The eastern black rail, a small, secretive marsh bird historically known to exist in 35 states east of the Rocky Mountains, Puerto Rico, Canada, Brazil, and several countries in the Caribbean and Central America, will be listed as a threatened species under the Endangered Species Act (ESA). The final listing includes a rule that will help ensure beneficial conservation actions continue, while minimizing impacts to landowners and other stakeholders. Critical habitat designation for the eastern black rail was deemed not prudent.
“The wide-ranging nature of the eastern black rail gives us the opportunity to work with an incredible diversity of partners on behalf of its recovery,” said Service Regional Director Leo Miranda. “We look forward to continuing our close partnerships with groups like the Eastern Black Rail Working Group to address the threats to these secretive marsh birds and put them on the path toward recovery.”
Populations of this sparrow-sized marsh bird with slate gray plumage and piercing red eyes have declined over 75 percent during the last 10-20 years. The primary factors driving population declines of eastern black rails are habitat loss and destruction, sea level rise, tidal flooding, incompatible land management and increasing storm intensity and frequency.
Conservation partnerships with diverse stakeholders and groups across the eastern black rail’s range are central to better understanding and addressing these challenges. The Eastern Black Rail Working Group, led by the Atlantic Coast Joint Venture, is identifying stressors to habitat and supporting site-specific priority actions. These measures include using water control structures to enhance existing habitats and create new ones, using prescribed fire to control woody vegetation, and developing best management practices for providing habitat in agricultural landscapes.
Findings in the species status assessment detail both population declines and relatively small total populations of rails remaining across the eastern United States. The geographic range of the eastern black rail is still relatively widespread, however. There are an estimated 355-815 breeding pairs along the Atlantic Coast from New Jersey south to the Gulf Coast of Florida and an estimated 1,300 individuals in protected areas along the mid to upper Texas coast. While there are no true population estimates for interior states such as Colorado, Kansas or Oklahoma, there are known small populations in Colorado and Kansas, where the rail breeds in the spring and summer. The Service is committed to using the inherent flexibilities in the ESA to reduce potential impacts to private citizens and businesses without decreasing necessary protections for our most at risk species. The Service uses 4(d) rules under the ESA to incentivize positive conservation actions and streamline the regulatory process. A 4(d) rule clarifies what forms of “take” are prohibited and what forms are not, but it does not remove or alter the consultation requirements under section 7 of the ESA. A summary of the finalized 4(d) for the eastern black rail.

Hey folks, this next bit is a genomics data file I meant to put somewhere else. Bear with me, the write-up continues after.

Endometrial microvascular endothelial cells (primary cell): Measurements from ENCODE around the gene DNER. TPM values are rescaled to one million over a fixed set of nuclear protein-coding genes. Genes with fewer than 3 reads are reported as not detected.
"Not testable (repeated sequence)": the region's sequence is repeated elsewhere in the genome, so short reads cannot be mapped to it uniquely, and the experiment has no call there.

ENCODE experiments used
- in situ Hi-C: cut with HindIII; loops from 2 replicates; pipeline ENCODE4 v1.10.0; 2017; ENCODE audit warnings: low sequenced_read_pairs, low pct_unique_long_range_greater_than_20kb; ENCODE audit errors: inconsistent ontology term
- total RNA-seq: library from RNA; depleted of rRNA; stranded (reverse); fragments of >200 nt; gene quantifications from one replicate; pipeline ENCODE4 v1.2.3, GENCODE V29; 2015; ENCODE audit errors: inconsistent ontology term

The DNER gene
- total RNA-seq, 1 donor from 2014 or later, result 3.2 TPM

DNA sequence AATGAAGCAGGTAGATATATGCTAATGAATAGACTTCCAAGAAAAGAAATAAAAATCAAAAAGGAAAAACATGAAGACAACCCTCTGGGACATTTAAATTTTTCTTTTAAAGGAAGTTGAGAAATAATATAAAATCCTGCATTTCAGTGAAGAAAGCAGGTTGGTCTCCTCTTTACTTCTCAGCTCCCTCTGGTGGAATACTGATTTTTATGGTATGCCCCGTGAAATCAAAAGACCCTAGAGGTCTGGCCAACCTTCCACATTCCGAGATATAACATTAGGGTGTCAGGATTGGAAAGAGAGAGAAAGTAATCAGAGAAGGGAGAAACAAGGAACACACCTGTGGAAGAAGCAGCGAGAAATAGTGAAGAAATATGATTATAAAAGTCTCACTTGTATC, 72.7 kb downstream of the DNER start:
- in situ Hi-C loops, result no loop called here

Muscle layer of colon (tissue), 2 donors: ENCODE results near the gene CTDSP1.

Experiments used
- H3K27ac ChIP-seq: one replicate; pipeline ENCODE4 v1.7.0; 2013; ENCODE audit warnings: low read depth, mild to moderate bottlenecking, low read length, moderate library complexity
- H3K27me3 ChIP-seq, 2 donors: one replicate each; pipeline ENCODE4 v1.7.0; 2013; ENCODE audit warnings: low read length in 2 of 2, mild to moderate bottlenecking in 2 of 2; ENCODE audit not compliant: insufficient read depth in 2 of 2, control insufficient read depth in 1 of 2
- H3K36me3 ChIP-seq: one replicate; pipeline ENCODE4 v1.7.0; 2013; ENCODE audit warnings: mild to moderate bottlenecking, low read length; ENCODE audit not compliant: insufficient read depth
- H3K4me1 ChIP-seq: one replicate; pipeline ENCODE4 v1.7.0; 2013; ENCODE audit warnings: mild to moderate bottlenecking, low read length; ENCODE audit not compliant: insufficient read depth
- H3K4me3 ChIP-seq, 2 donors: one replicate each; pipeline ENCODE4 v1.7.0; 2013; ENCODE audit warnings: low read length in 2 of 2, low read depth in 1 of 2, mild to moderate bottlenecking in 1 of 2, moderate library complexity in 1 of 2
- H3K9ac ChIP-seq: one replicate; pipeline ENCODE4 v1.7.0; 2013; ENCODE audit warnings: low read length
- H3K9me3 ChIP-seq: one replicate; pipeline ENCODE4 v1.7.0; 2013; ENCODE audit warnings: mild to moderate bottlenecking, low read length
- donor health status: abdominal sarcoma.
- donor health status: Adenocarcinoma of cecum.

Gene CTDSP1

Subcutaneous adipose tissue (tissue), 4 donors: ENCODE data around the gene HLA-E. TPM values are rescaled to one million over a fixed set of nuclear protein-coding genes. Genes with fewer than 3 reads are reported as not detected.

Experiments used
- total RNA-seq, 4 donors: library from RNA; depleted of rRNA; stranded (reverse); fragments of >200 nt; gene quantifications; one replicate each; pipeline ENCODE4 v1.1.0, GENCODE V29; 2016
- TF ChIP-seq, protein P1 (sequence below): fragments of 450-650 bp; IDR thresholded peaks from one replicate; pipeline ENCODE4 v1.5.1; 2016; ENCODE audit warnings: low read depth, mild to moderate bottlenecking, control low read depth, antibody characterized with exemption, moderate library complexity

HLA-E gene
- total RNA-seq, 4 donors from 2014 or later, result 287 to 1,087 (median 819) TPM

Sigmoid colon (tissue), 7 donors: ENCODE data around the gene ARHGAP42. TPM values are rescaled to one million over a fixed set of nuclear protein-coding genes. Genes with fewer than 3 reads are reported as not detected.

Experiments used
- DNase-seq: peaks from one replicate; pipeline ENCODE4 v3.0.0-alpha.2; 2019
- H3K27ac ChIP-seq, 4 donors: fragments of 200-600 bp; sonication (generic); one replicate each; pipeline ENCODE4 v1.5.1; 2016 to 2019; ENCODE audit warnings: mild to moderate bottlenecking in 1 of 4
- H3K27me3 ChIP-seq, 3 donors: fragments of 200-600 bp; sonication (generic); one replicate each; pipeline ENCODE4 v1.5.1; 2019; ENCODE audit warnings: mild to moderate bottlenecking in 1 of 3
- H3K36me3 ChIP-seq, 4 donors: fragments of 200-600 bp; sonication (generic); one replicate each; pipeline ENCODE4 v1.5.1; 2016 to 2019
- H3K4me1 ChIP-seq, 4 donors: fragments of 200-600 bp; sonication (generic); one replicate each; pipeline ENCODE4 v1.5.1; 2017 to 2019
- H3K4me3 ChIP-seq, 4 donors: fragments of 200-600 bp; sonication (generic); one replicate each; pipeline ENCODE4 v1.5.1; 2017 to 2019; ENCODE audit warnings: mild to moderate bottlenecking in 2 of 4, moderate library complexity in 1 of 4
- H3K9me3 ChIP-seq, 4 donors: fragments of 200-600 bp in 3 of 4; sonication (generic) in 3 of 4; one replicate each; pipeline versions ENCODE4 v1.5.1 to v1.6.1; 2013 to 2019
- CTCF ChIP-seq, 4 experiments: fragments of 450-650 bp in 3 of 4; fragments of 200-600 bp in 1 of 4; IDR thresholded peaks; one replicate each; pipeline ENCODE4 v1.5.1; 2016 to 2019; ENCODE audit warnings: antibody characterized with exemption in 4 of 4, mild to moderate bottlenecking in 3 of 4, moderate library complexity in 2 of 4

The Service determined that designating critical habitat for the eastern black rail was not prudent, and invited comments on this decision. The rare and elusive nature of the eastern black rail makes them highly sought after by birders, and while not a frequent occurrence, instances of trespassing by individuals seeking out the bird have been documented on private lands and in areas on public lands closed to public access to protect nesting eastern black rails. Acknowledging the many benefits that listed species receive from critical habitat designations, the Service determined that those benefits did not outweigh the increased threats from making location information readily available.
The Service proposed listing the eastern black rail under the ESA on October 9, 2018. The rule finalizing the eastern black rail listing as a threatened species under the ESA and the species-specific 4(d) rule becomes effective on November 9, 2020. The rule, comments and materials the Service received, as well as supporting documentation used in preparing the rule, are available for public inspection at: http://www.regulations.gov; search for Docket No. FWS–R4–ES–2018–0057. Comments, materials, and documentation can be made available by contacting: U.S. Fish and Wildlife Service, South Carolina Ecological Services Field Office, 176 Croghan Spur Road, Suite 200, Charleston, SC 29407; telephone 843–727–4707; or facsimile 843–300–0204. Persons who use a telecommunications device for the deaf (TDD) may call the Federal Relay Service at 800–877–8339.
The mission of the U.S. Fish and Wildlife Service is working with others to conserve, protect, and enhance fish, wildlife, plants, and their habitats for the continuing benefit of the American people. For more information on our work and the people who make it happen in the West, visit our website, or connect with us through any of these social media channels: Facebook, Twitter, Flickr, YouTube, and Instagram.